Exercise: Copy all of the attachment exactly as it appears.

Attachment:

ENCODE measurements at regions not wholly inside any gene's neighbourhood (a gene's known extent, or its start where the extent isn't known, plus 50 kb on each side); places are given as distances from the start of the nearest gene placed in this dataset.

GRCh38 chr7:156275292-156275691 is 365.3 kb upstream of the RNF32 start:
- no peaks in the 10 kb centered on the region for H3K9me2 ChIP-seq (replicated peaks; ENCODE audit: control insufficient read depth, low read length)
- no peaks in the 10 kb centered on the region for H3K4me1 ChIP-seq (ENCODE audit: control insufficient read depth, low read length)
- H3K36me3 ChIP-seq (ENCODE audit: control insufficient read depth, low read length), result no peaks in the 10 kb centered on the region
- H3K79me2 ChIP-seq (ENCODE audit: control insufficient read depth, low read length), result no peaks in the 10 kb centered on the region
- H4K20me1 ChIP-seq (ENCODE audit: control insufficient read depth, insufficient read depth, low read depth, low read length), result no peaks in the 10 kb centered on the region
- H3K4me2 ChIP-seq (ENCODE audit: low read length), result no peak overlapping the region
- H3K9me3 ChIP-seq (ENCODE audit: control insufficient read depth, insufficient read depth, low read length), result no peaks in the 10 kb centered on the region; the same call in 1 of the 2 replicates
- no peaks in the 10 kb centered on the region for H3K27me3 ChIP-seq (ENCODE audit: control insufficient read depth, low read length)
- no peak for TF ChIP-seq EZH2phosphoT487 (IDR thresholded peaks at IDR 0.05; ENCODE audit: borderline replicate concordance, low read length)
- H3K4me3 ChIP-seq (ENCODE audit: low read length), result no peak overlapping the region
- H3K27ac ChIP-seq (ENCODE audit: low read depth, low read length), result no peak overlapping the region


ENCODE measurements at regions not wholly inside any gene's neighbourhood (a gene's known extent, or its start where the extent isn't known, plus 50 kb on each side); places are given as distances from the start of the nearest gene placed in this dataset.

GRCh38 chr7:156275292-156275691 is 365.3 kb upstream of the RNF32 start:
- no peaks in the 10 kb centered on the region for H3K9me2 ChIP-seq (replicated peaks; ENCODE audit: control insufficient read depth, low read length)
- no peaks in the 10 kb centered on the region for H3K4me1 ChIP-seq (ENCODE audit: control insufficient read depth, low read length)
- H3K36me3 ChIP-seq (ENCODE audit: control insufficient read depth, low read length), result no peaks in the 10 kb centered on the region
- H3K79me2 ChIP-seq (ENCODE audit: control insufficient read depth, low read length), result no peaks in the 10 kb centered on the region
- H4K20me1 ChIP-seq (ENCODE audit: control insufficient read depth, insufficient read depth, low read depth, low read length), result no peaks in the 10 kb centered on the region
- H3K4me2 ChIP-seq (ENCODE audit: low read length), result no peak overlapping the region
- H3K9me3 ChIP-seq (ENCODE audit: control insufficient read depth, insufficient read depth, low read length), result no peaks in the 10 kb centered on the region; the same call in 1 of the 2 replicates
- no peaks in the 10 kb centered on the region for H3K27me3 ChIP-seq (ENCODE audit: control insufficient read depth, low read length)
- no peak for TF ChIP-seq EZH2phosphoT487 (IDR thresholded peaks at IDR 0.05; ENCODE audit: borderline replicate concordance, low read length)
- H3K4me3 ChIP-seq (ENCODE audit: low read length), result no peak overlapping the region
- H3K27ac ChIP-seq (ENCODE audit: low read depth, low read length), result no peak overlapping the region